SARATOGA SPRINGS – Most of the disorderly conduct charges stemming from a July protest in Saratoga Springs could be dismissed if the activists charged stay arrest-free in the coming months.
Defense attorney Kathy Manley in court Tuesday morning said that the Saratoga County District Attorney’s Office has indicated an intention to provide protesters facing disorderly conduct violations with an adjournment in contemplation of dismissal, a legal process that withdraws the case from the court schedule for a period of months before dismissing the charges if the defendant is not arrested again.
Manley said she was in discussions with Assistant District Attorney Joseph Frandino about the possible dismissals pending further review of video evidence. Frandino did not respond to a request for comment Tuesday.
“I expect most of the people will get that [dismissal] but not everyone,” said Manley, who is representing six of the roughly dozen protesters facing charges from a July 14 protest. “It’s a dismissal. No conviction, no plea, and it should happen in most cases.”
The potential dismissal process would not apply to the handful of protesters who face misdemeanor charges of unlawful imprisonment connected to blocking traffic on Broadway. Manley, in an interview, argued the unlawful imprisonment charges should not apply to the actions of the protesters and said she planned to move for their dismissal.
Four more protesters turned themselves in at the Saratoga Springs police station Tuesday morning: T.J. Sangare of Clifton Park; Andre Simmons of Schenectady; Adam Walker of Troy and and Anthony Brown Davis of Albany. They were arraigned in City Court shortly after they surrendered to police.
Sangare missed college classes Tuesday as he returned to the Capital Region from Vermont to surrender to police. Davis was charged with disorderly conduct on July 14 and faced a warrant for another disorderly conduct charge from the protest.
About a dozen protesters face charges in connection to the July 14 protest, a mix of disorderly conduct violation charges and the unlawful imprisonment misdemeanor charges.
Saratoga Springs police made a handful of arrests the day of the protest, and they continued to investigate the actions of protesters in the months that followed, citing health and safety concerns raised by motorists blocked in traffic during the protest.
Police were granted arrest warrants in the cases Aug. 31, and along with the Saratoga County Sheriff’s Department arrested organizer Lexis Figuereo while he was on his way to college classes Sept. 7. While he was held at the Saratoga Springs police station, other activists gathered outside for an update on his status; police outside the station arrested three other activists on outstanding warrants that night, as well as a fourth woman who attempted to intervene in the arrests.
Activists, their supporters, the New York Civil Liberties Union and the Saratoga County League of Women Voters have all criticized the police for pursuing arrest warrants rather than giving protesters a chance to appear on their own. Many have argued that arrest warrants are rarely issued for violations like disorderly conduct.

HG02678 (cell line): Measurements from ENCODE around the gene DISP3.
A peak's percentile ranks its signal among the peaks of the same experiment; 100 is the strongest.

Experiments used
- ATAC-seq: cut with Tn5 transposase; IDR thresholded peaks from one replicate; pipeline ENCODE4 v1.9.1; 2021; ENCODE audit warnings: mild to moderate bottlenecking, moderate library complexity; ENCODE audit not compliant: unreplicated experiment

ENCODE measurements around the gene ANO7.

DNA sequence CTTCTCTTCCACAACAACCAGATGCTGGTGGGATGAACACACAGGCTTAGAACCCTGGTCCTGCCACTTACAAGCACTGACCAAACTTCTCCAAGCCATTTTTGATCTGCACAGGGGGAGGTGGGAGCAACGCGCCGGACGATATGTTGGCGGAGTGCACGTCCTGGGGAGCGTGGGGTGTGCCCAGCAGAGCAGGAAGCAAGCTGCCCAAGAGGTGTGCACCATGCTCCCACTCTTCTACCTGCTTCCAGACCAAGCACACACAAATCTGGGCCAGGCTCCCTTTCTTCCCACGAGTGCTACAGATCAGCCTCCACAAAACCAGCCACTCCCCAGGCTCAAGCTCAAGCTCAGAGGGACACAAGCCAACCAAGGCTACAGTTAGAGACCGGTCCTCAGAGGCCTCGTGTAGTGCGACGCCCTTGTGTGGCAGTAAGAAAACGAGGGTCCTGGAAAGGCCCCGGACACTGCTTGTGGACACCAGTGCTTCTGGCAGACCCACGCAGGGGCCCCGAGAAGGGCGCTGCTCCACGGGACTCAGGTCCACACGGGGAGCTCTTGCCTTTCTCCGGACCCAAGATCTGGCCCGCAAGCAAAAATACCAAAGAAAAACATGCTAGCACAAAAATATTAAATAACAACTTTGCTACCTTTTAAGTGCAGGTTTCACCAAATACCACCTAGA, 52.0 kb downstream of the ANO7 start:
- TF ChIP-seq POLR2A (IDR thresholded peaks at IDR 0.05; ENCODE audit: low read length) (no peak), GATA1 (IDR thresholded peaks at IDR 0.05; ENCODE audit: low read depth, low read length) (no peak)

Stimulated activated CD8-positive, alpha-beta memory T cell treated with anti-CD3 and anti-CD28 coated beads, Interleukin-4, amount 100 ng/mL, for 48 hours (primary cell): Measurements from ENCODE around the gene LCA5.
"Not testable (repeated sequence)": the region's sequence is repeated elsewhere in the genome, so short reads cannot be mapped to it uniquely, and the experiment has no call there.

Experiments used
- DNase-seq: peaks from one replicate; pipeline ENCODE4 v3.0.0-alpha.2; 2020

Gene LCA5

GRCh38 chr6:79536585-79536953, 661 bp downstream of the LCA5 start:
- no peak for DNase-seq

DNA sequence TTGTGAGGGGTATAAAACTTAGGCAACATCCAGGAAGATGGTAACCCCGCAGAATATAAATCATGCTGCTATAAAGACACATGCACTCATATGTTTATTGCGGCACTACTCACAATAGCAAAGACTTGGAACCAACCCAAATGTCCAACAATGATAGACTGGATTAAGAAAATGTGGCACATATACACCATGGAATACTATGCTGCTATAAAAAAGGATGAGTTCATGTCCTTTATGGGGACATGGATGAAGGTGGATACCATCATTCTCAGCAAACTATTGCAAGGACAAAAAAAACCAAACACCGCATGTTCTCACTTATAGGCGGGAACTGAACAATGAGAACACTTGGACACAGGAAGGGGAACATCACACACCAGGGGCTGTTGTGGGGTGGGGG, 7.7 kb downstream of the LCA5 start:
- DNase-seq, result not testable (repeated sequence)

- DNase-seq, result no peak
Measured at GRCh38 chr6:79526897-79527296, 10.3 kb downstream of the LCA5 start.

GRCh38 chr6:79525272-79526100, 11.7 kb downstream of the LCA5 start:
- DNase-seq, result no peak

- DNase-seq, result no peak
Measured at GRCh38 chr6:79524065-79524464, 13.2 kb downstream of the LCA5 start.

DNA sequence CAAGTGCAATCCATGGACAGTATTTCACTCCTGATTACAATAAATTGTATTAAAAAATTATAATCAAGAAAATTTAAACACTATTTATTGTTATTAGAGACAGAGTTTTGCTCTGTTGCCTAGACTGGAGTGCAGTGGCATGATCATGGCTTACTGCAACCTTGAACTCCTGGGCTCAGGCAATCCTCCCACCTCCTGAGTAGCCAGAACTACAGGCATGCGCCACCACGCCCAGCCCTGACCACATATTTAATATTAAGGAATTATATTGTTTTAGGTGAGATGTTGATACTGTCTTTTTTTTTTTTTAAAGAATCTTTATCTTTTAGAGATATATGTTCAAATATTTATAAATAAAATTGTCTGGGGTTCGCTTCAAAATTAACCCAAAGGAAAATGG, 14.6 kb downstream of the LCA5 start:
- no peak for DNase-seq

“I’ve never heard of warrants for disorderly conduct, especially two months after the fact,” Manley said Tuesday.
A group of activists and supporters who did not have court dates Tuesday turned up at City Hall in solidarity. The activists said they attempted to attend the court hearings but were prevented from attending. Such proceedings are usually open to the public. Parents of the people in court did attend the hearings in the courtroom.
Since the Sept. 7 arrests – activists have said they were not aware they faced charges at the time – other activists have surrendered themselves to the police.
Activists Samira Sangare and Chandler Hickenbottom appeared in City Court Tuesday for their first appearances following their Sept. 7 arraignment. Both face the disorderly conduct violation and were represented by Manley, who informed City Court Judge Francine Vero of the potential adjournment in contemplation of dismissal. Vero scheduled new hearings for both Samira Sangare and Hickenbottom for Oct. 21, but it’s possible the dismissal process could remove the need for those hearings.
“It sounds like this could possibly be resolved before then,” Vero said during Hickenbottom’s appearance.
The unlawful imprisonment misdemeanor charges, though, will still loom for some of the protesters. Jamaica Miles, a prominent Schenectady activist and school board member, Molly Dunn, T.J. Sangare and others face misdemeanor charges for allegedly preventing motorists and passengers from moving during the protest.
“This one doesn’t look like it will get resolved, and we will move forward with motions,” Manley told the judge during T.J. Sangare’s appearance. The judge set a November deadline to submit motions in Sangare’s case and scheduled another hearing for Nov. 30.
Manley called the unlawful imprisonment charge “problematic” and said she had not seen it used in connection to a protest. She said she planned to file a motion to dismiss the charge. Manley in the interview after the court hearings also argued that Saratoga’s response to the protest represented an attack against protesters’ rights.
“Saratoga police seem determined to keep people from protesting here,” she said. “They clearly don’t like it.”